I have spent over two hours trying to understand why this function is not differentiable at $(1,1)$! $$f(x,y)=\begin{cases}x+y & x\ne y\\x+1 &x=y \end{cases}$$ Supposedly we ought to prove it through using the following equation:

$$\lim_{(h,k)\to(0,0)} \frac{[f(1+h,1+k)-f(1,1)-h(\partial_xf(1,1))-k(\partial_yf (1,1))]}{\sqrt{h^2+k^2}} $$


$$\frac{\partial f}{\partial x}(1,1) = 1, \quad \frac{\partial f}{\partial y}(1,1) = 1$$

the limit is $0$ when $h \neq k$

But supposedly when $h = k$ the limit is different from $0$ which proves it is not differentiable at $(1,1)$ but no matter what I do I can't seem to get a result different from $0$ when $h = k$

Any help would be much appreciated!

  • $\begingroup$ What function?? $\endgroup$ Jun 29, 2018 at 15:20
  • 3
    $\begingroup$ Please, use MathJax for math formatting. It makes things readable, especially long expressions like that limit of yours. $\endgroup$
    – Arthur
    Jun 29, 2018 at 15:22
  • $\begingroup$ alright, can't right now but if this remains unanswered by tonight I will make better-formatted question. Sorry guys! Edit: Thank you Lorenzo!! $\endgroup$
    – Rick
    Jun 29, 2018 at 15:42
  • 1
    $\begingroup$ @Rick In the case of a multivariate function there are signifincant differences between "partially differentiable" and "total differentiable". I assume you mean the latter. $\endgroup$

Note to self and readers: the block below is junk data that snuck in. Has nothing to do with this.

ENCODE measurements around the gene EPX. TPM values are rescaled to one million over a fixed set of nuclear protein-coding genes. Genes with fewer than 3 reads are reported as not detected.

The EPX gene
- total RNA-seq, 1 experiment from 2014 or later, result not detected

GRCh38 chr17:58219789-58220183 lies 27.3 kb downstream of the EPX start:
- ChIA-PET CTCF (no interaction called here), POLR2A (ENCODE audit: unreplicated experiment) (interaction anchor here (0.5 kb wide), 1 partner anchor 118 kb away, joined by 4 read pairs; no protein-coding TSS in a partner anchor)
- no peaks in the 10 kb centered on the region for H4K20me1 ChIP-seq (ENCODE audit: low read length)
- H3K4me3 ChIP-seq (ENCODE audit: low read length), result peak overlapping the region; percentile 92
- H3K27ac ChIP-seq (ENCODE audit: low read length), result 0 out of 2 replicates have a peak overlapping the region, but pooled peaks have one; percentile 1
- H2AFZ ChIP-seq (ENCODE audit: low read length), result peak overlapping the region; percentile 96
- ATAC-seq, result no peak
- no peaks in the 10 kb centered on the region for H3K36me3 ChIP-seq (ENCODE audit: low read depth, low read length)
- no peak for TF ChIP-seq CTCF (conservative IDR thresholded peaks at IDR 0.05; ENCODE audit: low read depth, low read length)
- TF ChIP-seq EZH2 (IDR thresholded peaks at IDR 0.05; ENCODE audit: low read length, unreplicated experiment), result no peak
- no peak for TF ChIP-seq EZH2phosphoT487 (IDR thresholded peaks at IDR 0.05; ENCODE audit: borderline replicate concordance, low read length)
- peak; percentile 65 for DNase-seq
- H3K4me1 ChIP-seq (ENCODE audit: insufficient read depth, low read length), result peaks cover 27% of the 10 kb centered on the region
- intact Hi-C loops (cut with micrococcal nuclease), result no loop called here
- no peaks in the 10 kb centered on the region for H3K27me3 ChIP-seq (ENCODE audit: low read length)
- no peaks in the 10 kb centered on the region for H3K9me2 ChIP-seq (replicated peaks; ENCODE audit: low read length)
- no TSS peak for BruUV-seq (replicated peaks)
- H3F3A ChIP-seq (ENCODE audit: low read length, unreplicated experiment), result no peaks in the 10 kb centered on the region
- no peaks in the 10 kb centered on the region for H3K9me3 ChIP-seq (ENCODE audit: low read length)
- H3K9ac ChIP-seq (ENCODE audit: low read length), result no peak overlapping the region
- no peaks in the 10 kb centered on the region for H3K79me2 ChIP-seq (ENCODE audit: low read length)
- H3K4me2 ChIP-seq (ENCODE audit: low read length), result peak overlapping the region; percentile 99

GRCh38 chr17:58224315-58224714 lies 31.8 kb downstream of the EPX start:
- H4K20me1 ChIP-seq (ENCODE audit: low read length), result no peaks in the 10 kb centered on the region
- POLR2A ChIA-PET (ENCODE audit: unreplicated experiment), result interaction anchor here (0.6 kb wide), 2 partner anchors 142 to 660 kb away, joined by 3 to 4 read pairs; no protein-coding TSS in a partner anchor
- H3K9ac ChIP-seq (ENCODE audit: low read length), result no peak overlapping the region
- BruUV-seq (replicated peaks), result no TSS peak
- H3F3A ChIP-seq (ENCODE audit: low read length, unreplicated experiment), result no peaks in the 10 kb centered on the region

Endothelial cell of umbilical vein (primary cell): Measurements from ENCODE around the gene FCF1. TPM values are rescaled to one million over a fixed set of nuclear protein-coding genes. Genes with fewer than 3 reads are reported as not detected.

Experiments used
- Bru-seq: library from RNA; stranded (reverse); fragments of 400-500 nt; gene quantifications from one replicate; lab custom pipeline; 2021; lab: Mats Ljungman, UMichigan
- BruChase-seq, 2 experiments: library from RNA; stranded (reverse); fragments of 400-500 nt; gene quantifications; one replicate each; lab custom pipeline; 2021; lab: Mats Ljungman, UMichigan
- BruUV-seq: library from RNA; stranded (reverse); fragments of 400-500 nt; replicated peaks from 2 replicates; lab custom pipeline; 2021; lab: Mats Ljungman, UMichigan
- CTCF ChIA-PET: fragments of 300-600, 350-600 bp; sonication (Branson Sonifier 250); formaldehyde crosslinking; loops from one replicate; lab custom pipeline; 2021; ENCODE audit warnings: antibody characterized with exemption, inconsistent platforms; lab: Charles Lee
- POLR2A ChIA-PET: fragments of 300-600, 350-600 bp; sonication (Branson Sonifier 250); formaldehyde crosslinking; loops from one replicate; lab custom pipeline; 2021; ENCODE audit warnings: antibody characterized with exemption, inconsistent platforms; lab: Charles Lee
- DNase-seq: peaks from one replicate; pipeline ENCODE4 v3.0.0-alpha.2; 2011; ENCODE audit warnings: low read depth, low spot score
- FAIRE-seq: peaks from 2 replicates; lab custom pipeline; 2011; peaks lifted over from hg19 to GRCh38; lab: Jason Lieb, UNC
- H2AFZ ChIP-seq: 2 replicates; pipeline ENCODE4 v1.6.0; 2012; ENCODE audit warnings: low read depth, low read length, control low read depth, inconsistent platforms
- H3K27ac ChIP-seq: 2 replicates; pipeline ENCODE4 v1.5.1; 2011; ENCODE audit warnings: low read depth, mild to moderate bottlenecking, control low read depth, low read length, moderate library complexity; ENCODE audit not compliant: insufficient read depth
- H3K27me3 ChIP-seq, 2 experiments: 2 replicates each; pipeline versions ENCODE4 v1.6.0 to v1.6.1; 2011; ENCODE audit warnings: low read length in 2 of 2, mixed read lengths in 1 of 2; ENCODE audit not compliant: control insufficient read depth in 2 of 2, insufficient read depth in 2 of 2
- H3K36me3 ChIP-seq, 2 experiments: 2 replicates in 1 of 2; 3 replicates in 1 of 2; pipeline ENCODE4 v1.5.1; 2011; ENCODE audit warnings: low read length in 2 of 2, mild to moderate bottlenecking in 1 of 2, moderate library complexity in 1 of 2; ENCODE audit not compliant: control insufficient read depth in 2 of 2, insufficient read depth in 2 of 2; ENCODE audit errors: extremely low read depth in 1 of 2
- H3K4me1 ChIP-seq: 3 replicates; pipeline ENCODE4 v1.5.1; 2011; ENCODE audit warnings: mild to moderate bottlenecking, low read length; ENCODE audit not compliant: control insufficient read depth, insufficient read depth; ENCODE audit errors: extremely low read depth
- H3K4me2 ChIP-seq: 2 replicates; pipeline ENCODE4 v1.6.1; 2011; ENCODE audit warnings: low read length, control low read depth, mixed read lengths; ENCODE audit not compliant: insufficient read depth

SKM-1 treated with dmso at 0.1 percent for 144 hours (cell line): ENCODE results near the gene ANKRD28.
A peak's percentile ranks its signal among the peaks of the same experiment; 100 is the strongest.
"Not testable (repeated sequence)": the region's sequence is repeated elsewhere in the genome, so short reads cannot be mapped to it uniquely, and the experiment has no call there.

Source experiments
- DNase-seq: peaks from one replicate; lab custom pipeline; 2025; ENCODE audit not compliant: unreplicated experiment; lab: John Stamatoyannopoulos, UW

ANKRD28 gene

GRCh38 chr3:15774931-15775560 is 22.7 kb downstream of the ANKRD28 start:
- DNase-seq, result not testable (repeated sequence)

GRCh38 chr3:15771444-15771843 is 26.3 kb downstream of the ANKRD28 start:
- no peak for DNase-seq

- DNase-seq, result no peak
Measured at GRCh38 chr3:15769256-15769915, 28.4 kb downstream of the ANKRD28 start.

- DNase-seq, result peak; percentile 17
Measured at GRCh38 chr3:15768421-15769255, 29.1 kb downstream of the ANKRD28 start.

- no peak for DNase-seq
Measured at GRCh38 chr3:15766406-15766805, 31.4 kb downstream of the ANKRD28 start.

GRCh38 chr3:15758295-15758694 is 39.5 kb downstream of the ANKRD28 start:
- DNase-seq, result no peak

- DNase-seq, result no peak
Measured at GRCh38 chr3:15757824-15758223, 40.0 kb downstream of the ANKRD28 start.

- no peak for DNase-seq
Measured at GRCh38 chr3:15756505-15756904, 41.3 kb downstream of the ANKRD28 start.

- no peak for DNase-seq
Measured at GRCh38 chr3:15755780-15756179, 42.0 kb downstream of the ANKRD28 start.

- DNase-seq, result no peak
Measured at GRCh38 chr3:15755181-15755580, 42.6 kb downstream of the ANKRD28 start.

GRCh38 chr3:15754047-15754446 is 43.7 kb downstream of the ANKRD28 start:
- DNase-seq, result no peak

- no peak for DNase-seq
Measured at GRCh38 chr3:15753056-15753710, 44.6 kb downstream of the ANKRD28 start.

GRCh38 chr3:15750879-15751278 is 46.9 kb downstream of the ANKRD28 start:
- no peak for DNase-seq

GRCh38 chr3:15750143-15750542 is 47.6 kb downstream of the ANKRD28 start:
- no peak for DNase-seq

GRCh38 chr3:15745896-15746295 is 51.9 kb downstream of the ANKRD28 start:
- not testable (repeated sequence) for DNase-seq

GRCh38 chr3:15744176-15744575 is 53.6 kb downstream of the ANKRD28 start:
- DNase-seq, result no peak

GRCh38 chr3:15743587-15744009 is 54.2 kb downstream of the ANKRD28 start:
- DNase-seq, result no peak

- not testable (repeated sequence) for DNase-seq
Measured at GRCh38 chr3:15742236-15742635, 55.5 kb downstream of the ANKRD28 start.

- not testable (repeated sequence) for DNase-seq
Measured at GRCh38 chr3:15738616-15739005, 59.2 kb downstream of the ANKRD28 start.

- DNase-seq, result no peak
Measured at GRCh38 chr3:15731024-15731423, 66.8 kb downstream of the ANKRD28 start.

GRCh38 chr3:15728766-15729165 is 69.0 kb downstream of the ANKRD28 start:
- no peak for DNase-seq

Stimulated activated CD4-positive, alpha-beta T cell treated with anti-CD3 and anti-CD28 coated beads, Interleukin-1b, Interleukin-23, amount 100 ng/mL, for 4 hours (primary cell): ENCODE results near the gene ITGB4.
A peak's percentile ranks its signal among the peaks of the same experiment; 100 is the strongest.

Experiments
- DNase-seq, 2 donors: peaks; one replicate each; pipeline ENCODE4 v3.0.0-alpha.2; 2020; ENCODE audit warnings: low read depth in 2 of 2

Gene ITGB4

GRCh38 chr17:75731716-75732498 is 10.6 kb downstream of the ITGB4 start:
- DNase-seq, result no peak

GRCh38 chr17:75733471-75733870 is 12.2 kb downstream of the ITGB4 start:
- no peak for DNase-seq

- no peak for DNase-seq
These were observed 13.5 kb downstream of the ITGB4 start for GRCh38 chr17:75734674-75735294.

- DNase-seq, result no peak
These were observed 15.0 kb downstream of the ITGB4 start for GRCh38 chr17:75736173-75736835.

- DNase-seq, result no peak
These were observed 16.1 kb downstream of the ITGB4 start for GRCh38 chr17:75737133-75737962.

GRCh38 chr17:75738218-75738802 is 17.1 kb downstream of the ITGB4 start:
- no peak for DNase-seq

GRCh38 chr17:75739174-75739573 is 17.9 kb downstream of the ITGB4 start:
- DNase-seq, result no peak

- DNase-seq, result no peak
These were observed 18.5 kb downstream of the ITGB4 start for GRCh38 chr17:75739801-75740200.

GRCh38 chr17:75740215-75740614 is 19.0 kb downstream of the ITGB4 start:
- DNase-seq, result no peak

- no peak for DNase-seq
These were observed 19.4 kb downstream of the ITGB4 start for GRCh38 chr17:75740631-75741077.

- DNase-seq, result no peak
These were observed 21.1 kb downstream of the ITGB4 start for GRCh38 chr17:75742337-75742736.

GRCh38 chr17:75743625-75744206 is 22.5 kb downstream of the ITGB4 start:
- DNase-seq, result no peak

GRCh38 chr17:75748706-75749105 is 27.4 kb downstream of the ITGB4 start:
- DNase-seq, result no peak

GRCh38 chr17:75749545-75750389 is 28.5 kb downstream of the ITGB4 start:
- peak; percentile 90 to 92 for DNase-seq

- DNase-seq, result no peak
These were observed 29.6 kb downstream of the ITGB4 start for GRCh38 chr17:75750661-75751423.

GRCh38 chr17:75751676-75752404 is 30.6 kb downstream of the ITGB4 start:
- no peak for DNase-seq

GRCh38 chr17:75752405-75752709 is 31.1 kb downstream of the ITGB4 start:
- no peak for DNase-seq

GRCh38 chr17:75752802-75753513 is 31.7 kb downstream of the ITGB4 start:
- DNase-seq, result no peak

– Peter
    Jun 29, 2018 at 15:55

1 Answer 1


You are right, the function is not differentiable, by definition, since the limit doesn't exist when $(x,y)\to (1,1)$.

Indeed for $h\neq k$

$$\lim_{(h,k)\to(0,0)} \frac{[f(1+h,1+k)-f(1,1)-h(\partial_xf(1,1))-k(\partial_yf (1,1))]}{ [(h^2 + k^2)^{1/2}]}=\lim_{(h,k)\to(0,0)} \frac{h+k+2-2-h-k}{ [(h^2 + k^2)^{1/2}]} =0$$

while for $h= k$

$$\lim_{(h,k)\to(0,0)} \frac{[f(1+h,1+k)-f(1,1)-h(\partial_xf(1,1))-k(\partial_yf (1,1))]}{ [(h^2 + k^2)^{1/2}]}=\lim_{(h,k)\to(0,0)} \frac{h+2-2-2h}{h\sqrt 2}=-\frac1{\sqrt 2}$$

  • $\begingroup$ Thank you so much. My problem was I was substituting (1+h,1+k) into x + y instead of into x + 1, I guess I need more coffee. $\endgroup$
    – Rick
    Jun 29, 2018 at 16:45
  • $\begingroup$ @Rick You are welcome! Bye $\endgroup$
    – user
    Jun 29, 2018 at 16:45

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